National

Australia’s MH17 effort continues: Dutton

By AAP Newswire

Australia will play a major role in tracking down and prosecuting those responsible for the downing of Malaysian Airlines flight MH17.

Australia is spending $50 million and has already deployed more than 500 federal police officers in support of the investigation into the ground-to-air attack over eastern Ukraine in 2014, which took the lives of 298 people including 38 Australians.

Dutch prosecutors on Wednesday charged Russians Igor Girkin, Sergey Dubinsky and Oleg Pulatov and Ukrainian Leonie Kharachenko over the mass killing in eastern Ukraine.

The four were officials in the pro-Russian Donetsk People's Republic and allegedly responsible for the Buk missile launcher being brought into the area from Russia.

International arrest warrants have been issued.

Home Affairs Minister Peter Dutton told reporters in Sydney on Thursday the work of the Australian Federal Police had to date been instrumental in the outcome.

"The AFP will continue to work with their counterparts from the Netherlands, Belgium, Ukraine and Malaysia as part of the Joint Investigation Team which is determined to pursue all possible suspects," he said.

"Our commitment to bring the perpetrators to justice remains firm."

Australia's funding will go directly towards the Dutch prosecutions to ensure an Australian role in the criminal proceeding, including the participation of next of kin. It will also help continue the operation of the Australian embassy in Kyiv.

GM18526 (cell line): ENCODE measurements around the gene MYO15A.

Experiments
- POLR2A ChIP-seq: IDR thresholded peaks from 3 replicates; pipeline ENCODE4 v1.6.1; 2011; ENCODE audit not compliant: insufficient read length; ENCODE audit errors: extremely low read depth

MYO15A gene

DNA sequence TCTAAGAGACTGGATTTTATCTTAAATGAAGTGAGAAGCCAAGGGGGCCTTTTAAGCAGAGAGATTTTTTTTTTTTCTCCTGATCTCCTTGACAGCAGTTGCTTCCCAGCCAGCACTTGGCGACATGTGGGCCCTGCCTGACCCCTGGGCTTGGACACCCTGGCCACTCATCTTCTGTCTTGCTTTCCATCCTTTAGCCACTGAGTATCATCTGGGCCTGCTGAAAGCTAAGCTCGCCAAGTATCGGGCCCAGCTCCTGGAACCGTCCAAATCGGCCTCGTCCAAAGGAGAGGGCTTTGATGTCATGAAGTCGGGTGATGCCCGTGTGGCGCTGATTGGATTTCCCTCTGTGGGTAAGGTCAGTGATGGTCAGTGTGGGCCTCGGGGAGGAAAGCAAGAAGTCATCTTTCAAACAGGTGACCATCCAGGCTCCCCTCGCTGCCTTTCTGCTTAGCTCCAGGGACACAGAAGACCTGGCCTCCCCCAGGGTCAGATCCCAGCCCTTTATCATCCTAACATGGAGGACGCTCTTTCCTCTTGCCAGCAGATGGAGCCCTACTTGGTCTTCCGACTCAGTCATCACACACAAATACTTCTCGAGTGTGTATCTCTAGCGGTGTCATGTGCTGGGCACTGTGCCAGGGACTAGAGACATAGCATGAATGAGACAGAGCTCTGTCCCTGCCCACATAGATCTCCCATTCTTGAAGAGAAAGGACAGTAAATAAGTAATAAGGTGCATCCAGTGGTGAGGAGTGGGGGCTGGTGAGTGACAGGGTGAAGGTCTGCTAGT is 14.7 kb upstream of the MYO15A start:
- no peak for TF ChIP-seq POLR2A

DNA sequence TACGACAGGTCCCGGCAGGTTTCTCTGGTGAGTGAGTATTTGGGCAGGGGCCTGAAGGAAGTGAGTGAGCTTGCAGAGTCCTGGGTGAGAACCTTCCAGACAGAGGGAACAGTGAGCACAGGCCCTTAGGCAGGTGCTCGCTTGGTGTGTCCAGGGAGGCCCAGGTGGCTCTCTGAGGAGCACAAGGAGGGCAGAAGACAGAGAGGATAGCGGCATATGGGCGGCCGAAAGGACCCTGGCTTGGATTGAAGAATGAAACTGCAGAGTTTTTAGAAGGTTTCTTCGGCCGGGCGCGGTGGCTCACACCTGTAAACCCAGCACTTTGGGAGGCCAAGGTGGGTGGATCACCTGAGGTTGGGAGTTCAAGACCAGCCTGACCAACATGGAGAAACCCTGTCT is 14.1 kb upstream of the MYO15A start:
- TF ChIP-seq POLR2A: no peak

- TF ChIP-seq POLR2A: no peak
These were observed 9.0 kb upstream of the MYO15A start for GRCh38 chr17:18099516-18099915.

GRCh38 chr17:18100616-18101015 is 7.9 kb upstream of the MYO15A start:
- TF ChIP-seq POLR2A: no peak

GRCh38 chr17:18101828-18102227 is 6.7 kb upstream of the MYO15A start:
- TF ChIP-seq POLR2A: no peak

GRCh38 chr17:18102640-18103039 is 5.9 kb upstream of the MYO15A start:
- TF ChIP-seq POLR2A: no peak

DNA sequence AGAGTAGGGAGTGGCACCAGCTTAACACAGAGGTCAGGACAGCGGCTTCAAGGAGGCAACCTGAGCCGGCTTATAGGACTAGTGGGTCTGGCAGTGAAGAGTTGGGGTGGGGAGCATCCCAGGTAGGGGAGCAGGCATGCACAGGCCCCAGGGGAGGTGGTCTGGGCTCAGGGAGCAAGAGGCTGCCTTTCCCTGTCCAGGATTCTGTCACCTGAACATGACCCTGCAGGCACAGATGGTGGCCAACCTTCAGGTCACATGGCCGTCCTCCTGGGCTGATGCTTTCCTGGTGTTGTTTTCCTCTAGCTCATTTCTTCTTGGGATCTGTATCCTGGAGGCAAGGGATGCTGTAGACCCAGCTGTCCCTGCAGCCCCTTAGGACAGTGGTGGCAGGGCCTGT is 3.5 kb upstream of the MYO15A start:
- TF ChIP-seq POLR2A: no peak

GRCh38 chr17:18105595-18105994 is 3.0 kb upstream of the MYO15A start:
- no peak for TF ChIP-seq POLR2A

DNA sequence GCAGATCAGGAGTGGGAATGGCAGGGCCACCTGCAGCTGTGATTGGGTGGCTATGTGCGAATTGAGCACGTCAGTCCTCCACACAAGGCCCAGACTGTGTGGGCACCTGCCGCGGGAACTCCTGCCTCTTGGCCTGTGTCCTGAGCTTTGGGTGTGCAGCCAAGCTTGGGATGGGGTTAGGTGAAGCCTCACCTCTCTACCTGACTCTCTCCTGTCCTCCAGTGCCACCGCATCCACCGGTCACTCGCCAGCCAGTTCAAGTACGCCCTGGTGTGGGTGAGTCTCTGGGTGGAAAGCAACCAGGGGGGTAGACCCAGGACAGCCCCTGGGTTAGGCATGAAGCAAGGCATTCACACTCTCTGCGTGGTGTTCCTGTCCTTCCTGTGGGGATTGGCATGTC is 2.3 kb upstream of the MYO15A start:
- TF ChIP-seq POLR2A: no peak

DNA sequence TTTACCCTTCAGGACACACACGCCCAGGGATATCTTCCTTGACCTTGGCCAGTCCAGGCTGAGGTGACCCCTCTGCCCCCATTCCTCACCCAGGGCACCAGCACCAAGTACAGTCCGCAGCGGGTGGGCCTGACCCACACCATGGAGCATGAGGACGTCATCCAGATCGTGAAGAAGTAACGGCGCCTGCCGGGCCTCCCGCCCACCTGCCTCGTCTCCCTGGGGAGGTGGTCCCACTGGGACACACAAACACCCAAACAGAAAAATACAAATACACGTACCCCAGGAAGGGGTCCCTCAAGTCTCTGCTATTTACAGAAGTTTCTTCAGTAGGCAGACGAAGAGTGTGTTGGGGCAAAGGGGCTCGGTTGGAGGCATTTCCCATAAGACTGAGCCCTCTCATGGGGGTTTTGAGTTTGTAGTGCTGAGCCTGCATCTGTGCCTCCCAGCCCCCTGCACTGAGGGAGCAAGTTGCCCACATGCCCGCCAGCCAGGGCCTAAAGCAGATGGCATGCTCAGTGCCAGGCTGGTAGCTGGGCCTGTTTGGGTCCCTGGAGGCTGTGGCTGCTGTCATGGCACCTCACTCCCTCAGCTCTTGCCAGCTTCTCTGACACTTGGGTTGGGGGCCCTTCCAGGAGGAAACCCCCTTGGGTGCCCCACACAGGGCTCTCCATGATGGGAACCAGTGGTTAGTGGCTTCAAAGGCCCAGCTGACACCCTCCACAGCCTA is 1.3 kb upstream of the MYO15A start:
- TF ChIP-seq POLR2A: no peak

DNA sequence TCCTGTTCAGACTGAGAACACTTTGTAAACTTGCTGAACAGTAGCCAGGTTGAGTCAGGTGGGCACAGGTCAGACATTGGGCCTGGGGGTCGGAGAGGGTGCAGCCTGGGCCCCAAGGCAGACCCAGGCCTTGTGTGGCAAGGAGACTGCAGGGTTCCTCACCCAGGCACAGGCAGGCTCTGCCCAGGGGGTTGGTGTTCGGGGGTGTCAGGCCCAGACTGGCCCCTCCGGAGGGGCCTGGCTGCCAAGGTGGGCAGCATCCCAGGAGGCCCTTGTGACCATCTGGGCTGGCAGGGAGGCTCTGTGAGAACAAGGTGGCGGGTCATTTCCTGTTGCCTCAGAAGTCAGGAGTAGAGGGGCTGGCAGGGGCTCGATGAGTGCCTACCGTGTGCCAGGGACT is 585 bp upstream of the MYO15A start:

Former foreign minister Julie Bishop says the grieving families will be relieved charges have been laid, despite Russia's efforts to rattle the investigation.

Her successor Marise Payne also says the charges and international arrest warrants are an important step but has stressed the path to justice for the victims' families will be a long one.

"I welcome this progress in the investigation of the shooting down of MH17 with the naming of these four individuals to be prosecuted for their role in what was a despicable crime," Ms Bishop told ABC Radio.

"It will be a relief to the families who deserve answers as to how their loved ones died aboard that plane."

As foreign minister, Ms Bishop led a push for the international community to have access to the crash site, located where Ukrainian armed forces and Russian-backed armed separatists had been fighting.

She also doggedly pursued justice for the victims and their families.

Russia's Foreign Ministry has rejected the charges as "absolutely unfounded" and criticised investigators for using "dubious sources of information" and ignoring the evidence provided by Moscow in order to "discredit the Russian Federation".

But Ms Bishop said the team investigating the incident had been "extremely thorough and diligent and independent".

"Russia has long waged a disinformation campaign against the joint investigation team. There have been cyber attacks targeting the investigation," she said.

Russia should now comply with a United Nations resolution that mandates states co-operate with the investigation, she stressed.

The four who have been charged will be tried in The Netherlands on March 9 - likely in absentia because Russia and Ukraine don't allow extradition of their citizens.

Ms Bishop is confident that even if the men don't appear in court, the processes - including one aimed at holding Russia to account for the incident - will bring justice.

Labor has praised the joint investigation team for laying charges and urged Russia to "abandon its obstructionism".